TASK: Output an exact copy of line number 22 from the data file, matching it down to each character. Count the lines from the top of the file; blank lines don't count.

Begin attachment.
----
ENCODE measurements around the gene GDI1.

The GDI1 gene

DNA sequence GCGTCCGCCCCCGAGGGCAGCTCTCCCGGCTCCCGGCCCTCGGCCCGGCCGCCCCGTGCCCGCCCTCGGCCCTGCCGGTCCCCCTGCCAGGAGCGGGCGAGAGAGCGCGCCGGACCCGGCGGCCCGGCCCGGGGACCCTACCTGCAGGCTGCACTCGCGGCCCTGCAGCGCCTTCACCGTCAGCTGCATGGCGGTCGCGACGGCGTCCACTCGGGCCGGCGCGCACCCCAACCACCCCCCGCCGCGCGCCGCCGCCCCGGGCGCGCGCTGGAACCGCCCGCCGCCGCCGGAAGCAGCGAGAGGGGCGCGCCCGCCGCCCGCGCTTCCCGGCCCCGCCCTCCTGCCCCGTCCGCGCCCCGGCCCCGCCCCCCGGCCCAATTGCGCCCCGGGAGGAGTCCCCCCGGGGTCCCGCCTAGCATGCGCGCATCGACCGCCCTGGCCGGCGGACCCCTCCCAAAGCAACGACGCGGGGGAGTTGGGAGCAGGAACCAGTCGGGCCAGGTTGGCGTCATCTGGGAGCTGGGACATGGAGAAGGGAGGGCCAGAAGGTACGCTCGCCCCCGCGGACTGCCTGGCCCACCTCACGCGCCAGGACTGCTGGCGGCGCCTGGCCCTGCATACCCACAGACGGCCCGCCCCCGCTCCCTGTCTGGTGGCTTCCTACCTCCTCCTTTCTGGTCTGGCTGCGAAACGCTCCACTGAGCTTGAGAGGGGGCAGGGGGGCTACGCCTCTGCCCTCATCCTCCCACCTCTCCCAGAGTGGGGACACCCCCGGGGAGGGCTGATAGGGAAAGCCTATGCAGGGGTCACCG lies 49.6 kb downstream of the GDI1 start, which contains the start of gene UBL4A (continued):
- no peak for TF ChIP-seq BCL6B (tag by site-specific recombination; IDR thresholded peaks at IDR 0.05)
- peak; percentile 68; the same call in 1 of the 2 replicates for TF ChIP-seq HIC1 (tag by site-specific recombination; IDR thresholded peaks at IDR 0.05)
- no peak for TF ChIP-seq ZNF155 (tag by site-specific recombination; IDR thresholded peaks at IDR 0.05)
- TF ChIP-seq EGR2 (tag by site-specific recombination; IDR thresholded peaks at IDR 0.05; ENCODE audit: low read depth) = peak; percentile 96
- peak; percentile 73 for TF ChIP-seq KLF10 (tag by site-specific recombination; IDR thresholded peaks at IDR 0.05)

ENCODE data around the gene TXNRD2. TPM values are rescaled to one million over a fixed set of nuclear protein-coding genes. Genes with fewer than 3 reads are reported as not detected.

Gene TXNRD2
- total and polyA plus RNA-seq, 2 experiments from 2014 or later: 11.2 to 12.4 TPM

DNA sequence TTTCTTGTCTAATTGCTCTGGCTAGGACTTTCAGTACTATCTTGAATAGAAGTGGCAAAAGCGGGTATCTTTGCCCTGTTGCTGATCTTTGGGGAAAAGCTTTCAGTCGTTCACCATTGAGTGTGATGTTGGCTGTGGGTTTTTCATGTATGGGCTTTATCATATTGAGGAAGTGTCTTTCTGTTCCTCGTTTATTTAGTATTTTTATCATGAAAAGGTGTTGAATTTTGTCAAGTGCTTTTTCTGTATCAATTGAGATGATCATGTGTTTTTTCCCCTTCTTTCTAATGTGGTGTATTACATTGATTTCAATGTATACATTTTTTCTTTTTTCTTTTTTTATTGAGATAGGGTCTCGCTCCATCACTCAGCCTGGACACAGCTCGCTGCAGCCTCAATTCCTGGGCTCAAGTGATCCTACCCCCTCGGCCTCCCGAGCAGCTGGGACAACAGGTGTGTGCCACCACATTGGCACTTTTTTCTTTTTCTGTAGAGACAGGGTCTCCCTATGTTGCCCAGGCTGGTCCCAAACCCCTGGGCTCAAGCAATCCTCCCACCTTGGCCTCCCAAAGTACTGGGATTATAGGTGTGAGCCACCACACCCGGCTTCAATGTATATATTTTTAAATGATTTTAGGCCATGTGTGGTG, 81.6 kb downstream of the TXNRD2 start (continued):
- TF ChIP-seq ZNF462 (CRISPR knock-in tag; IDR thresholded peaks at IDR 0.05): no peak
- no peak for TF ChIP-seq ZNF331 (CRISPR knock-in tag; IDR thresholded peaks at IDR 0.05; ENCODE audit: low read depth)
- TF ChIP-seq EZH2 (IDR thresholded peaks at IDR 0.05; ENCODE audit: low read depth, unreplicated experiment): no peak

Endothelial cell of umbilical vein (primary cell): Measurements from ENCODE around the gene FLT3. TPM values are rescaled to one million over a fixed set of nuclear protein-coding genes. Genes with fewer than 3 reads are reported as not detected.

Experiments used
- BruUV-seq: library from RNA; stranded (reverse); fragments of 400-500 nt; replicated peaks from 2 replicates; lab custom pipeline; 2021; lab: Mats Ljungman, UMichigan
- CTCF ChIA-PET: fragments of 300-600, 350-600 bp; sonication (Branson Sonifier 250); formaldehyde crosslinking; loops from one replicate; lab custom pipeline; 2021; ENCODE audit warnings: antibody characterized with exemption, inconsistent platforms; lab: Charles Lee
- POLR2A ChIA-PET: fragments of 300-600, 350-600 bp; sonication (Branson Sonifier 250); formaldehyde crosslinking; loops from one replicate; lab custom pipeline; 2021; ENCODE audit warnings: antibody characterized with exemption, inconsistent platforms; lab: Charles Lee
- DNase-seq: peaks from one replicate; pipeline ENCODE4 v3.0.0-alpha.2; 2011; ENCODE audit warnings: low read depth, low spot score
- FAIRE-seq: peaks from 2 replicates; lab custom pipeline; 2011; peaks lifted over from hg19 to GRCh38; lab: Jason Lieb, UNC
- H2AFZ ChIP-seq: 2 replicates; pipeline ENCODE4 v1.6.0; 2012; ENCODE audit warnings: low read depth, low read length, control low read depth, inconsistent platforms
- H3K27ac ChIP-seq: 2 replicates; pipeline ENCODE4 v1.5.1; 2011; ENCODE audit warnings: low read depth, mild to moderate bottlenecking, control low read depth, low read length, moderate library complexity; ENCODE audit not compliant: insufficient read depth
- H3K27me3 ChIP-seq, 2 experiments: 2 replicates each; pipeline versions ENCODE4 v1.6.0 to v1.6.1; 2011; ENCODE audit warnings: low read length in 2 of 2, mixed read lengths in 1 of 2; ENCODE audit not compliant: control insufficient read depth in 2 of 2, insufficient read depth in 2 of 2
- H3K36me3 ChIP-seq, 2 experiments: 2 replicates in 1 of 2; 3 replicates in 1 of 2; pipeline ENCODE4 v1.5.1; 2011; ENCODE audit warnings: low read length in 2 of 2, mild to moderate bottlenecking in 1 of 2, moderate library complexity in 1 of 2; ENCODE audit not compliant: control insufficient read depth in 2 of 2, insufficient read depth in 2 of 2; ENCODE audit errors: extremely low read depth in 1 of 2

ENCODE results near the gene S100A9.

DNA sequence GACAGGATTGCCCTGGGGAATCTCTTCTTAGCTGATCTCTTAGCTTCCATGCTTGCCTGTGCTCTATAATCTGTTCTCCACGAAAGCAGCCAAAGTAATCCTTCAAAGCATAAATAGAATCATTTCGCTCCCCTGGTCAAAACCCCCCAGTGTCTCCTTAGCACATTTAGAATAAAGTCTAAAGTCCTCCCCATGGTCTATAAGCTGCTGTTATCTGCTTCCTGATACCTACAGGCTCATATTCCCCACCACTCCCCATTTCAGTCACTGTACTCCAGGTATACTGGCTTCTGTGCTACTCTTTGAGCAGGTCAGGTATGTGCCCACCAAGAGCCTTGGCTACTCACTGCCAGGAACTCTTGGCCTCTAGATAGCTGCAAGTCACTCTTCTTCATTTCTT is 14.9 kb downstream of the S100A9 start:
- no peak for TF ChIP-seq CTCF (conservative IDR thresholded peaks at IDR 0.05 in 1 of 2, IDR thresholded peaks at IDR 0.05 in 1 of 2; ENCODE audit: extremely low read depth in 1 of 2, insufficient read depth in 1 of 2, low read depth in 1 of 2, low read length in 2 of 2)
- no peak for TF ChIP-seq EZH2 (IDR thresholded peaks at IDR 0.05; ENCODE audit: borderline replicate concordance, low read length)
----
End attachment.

- FAIRE-seq: peaks from 2 replicates; lab custom pipeline; 2011; peaks lifted over from hg19 to GRCh38; lab: Jason Lieb, UNC